The Dambuster Raid

The Dambuster Raid – Operation Chastise (16th – 17th May 1943)

Dambusters-opening-shots

On the night of 16th May 1943 (almost 70 years to the day of this publication), _40035103_dambusters238Royal Air Force elite squadron 617 led by, Wing Commander Guy Gibson (VC) began Operation Chastise. Their mission – destroy the Ruhr Valley dams, Germany using Dr. Barnes Wallis’ ingenious bouncing bombs.

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Magna Carta

Magna-Carta-Telegraph

Magna-Carta-Telegraph

MAGNA CARTA

‘Here is a law which is above the King and which even he must not break. This reaffirmation of a supreme law and its expression in a general charter is the great work of Magna Carta; and this alone justifies the respect in which men have held it’. Winston Churchill, 1956. Continue reading

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Real WWII Heroes of the Silver Screen

Real WWII Heroes of the Silver Screen

While writing ‘Magna Carta Memorandum’, the second in the Pelham Hardimann adventures, I was doing a good deal of research on that Old Etonian and wartime

Ian Fleming

Ian Fleming

Commander, RNVR Ian Fleming, he of Mr Bond and one of my favourite arch-enemies, Mr Ernst Stavro Blofeld.

Donald Pleasance as Blofield

Donald Pleasance as Blofield

A great hero must have a great enemy and Donald Pleasance’s ‘Blofeld’ is as good as you can get. While looking into Mr Fleming’s very exciting wartime record I found myself – writers are so easily distracted – looking into the biographies of other famous writers, and actors, who played their part in WWII. Continue reading

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RMS Queen Mary Haunting

RMS Queen Mary Haunting

Queen Mary

Queen Mary

Perhaps the Greatest of the Grey Ghosts is the RMS Queen Mary:

RMS Queen Mary began when I saw her as a great scene in which to set a confrontation – step up the drama in my book, set in the spring of 1939.

What drew me to RMS Queen Mary was the grandeur and the beauty of her – the architecture. She was the pride of Britain. She also embodied hope and a new future for so many who traveled on her to a new life in the USA, from Southampton, via Cherbourg, to New York. In her first year of service in 1936, she transported 57,000 passengers. But RMS Queen Mary’s civilian life ended September 4th as she moored on pier 40, just two days before the outbreak of war. By May 1945, she had transported 800,000 troops. Continue reading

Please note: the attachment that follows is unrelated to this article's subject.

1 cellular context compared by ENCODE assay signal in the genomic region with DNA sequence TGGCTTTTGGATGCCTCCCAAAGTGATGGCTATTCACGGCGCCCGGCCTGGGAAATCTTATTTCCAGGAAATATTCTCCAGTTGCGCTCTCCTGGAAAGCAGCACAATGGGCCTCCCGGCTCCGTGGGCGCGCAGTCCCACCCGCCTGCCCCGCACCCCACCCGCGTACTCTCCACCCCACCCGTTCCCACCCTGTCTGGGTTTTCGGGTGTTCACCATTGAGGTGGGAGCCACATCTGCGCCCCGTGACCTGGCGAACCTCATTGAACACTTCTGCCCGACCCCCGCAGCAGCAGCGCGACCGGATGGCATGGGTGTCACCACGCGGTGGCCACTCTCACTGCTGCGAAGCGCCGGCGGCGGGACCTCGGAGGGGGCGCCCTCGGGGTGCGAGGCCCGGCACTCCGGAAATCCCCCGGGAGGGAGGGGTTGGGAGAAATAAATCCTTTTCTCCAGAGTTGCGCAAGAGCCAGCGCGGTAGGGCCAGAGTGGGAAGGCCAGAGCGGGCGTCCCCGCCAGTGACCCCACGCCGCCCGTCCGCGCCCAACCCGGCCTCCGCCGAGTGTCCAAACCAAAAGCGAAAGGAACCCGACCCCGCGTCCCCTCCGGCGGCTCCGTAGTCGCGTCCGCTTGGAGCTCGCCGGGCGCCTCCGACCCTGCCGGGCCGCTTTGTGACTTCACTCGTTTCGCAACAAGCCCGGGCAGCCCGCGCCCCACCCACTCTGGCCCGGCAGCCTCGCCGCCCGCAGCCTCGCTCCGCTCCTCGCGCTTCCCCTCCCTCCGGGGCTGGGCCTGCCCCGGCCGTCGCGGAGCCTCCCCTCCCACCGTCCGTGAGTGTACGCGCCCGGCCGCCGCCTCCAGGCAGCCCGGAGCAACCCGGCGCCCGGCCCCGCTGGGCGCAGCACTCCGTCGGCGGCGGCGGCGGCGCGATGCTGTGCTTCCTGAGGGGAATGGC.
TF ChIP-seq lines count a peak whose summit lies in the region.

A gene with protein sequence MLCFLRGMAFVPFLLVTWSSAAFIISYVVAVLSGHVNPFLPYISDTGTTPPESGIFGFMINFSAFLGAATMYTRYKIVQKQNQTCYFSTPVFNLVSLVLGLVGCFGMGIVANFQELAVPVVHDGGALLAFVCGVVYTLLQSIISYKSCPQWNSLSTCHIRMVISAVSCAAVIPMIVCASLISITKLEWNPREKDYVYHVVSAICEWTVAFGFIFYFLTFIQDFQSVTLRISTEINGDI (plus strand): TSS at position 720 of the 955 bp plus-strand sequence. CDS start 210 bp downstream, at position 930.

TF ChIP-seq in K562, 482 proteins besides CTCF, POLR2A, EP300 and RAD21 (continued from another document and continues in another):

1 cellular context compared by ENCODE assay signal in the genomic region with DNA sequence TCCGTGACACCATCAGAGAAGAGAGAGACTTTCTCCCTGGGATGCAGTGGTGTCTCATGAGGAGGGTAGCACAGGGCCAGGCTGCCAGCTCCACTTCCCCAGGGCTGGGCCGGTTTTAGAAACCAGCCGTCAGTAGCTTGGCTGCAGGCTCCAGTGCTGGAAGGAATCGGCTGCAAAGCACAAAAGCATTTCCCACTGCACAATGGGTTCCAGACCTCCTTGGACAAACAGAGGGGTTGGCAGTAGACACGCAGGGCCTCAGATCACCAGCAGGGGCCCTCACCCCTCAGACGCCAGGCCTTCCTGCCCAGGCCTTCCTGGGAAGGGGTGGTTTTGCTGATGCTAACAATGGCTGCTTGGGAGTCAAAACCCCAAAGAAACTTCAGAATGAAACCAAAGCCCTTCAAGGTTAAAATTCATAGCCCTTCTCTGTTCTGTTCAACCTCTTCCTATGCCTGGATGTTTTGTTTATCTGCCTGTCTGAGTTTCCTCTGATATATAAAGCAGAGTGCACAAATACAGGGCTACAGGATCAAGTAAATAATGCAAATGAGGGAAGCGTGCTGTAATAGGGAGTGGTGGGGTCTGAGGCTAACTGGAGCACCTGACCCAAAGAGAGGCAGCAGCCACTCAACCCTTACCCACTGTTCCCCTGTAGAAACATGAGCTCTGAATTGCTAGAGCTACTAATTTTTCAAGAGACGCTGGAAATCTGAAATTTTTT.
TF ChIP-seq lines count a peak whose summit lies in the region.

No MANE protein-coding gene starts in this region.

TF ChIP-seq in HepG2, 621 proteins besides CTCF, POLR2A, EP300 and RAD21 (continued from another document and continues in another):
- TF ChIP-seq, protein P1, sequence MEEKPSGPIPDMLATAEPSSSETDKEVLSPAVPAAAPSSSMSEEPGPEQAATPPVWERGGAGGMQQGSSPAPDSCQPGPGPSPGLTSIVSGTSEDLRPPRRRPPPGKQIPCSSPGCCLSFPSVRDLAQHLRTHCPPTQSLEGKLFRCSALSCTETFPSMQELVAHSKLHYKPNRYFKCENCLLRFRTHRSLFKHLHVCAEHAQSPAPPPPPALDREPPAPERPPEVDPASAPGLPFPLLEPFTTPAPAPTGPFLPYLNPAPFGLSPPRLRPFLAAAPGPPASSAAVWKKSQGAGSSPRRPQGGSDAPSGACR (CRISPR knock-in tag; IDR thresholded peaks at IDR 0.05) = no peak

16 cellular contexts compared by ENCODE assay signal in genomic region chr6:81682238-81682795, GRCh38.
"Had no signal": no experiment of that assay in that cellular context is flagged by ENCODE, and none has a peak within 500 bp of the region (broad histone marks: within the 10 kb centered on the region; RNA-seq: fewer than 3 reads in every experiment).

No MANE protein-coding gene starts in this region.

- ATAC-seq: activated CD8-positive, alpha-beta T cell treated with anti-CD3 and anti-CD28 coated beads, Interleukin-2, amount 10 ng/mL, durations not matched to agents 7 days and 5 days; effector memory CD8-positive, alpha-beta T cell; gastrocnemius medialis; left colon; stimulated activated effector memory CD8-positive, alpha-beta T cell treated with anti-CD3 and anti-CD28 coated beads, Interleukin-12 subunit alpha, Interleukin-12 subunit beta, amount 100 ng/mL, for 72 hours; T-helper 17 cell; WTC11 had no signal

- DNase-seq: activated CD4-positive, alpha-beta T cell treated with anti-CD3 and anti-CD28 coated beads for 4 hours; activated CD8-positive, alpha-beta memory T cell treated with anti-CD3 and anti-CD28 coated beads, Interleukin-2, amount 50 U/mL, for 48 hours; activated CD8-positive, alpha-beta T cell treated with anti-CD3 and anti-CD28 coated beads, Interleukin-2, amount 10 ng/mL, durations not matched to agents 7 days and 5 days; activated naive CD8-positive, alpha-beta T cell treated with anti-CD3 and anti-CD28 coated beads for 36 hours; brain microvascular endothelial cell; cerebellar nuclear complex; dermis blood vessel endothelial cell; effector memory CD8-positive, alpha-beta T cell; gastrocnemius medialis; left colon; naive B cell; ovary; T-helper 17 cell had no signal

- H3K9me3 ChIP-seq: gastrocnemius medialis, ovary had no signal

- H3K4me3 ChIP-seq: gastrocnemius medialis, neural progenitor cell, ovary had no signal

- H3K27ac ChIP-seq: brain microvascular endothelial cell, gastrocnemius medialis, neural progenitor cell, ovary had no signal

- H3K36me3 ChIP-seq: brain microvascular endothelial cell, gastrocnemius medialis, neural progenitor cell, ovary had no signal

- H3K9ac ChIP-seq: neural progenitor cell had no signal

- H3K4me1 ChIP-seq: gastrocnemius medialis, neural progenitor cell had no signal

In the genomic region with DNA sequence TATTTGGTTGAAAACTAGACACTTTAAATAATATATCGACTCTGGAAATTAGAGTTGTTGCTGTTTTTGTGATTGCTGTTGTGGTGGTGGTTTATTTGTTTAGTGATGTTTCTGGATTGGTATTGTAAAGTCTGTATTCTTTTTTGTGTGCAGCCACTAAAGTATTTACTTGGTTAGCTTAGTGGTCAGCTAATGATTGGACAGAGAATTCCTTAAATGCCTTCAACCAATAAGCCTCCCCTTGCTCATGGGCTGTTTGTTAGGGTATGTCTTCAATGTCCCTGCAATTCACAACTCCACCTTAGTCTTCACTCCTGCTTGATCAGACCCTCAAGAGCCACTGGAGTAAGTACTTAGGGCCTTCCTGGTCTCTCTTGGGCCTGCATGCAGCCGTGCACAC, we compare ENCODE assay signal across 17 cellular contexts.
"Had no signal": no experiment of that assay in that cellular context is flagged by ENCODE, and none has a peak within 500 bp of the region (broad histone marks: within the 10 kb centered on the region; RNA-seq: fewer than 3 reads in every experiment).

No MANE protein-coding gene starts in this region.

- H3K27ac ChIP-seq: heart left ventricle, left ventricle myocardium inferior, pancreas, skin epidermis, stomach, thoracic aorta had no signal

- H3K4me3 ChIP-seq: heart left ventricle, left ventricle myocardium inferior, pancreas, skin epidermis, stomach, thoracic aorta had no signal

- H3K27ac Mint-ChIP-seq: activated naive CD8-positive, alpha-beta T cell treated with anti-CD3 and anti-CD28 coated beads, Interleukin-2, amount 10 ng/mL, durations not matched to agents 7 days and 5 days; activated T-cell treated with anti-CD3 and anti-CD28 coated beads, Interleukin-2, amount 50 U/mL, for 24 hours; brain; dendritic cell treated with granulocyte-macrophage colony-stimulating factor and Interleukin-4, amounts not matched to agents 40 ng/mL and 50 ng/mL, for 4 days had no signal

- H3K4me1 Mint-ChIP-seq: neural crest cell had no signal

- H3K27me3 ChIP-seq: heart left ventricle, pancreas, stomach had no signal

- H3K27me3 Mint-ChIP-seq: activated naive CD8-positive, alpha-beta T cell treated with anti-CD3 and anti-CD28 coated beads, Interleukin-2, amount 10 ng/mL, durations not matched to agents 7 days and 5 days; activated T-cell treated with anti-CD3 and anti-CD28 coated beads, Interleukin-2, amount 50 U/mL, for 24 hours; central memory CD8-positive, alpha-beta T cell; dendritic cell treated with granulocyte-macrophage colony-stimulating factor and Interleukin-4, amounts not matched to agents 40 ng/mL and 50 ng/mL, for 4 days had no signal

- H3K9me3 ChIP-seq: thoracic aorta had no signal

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The Dambuster’s Ghost Dog

The Dambuster’s Ghost Dog

We cannot have a site full of WWII stories, where thousands lost their lives, without including a few ghost stories to the collection. I will start with the tale of the famous mascot to the Dambusters – Digger the dog.

Dambuster ghost dog Continue reading

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Operation Mincemeat

Operation Mincemeat 

During the month of April 1943 one of the most elaborate and successful operations of WWII was put into practice. A plan involving a dead man’s body and a brief case full of fake documents to fool the Nazis. Continue reading

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D-Day Landing Craft

D-Day Landing Craft

Fact file: The Landing Craft Assault (LCA)

Landing Craft

Landing Craft

The Landing Craft Assault (LCA) in its various types is synonymous with the D-Day landings of 6 June 1944 and the work horse of the British Army during the Normandy Invasion. Also used by the Canadian and American forces.

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D-Day The Normandy Invasion

D-Day The Normandy Invasion

Normandy Invasion

Normandy Invasion

Under a full moon, on the evening of the 5th June 1944, a powerful armada with highly trained Second British Army, US and Canadian troops, crossed the English channel towards Normandy, France. This mission, code-named, ‘Operation Neptune’ would be regarded as the most difficult amphibious operation England had ever attempted, involving over 160,000 soldiers. Continue reading

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